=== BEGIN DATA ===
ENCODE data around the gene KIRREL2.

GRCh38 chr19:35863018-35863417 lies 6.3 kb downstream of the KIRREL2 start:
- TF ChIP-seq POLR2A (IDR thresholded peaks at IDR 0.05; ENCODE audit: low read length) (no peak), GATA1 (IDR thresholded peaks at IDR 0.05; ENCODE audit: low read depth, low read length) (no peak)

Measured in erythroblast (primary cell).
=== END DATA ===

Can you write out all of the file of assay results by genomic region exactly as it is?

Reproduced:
ENCODE data around the gene KIRREL2.

GRCh38 chr19:35863018-35863417 lies 6.3 kb downstream of the KIRREL2 start:
- TF ChIP-seq POLR2A (IDR thresholded peaks at IDR 0.05; ENCODE audit: low read length) (no peak), GATA1 (IDR thresholded peaks at IDR 0.05; ENCODE audit: low read depth, low read length) (no peak)

Measured in erythroblast (primary cell).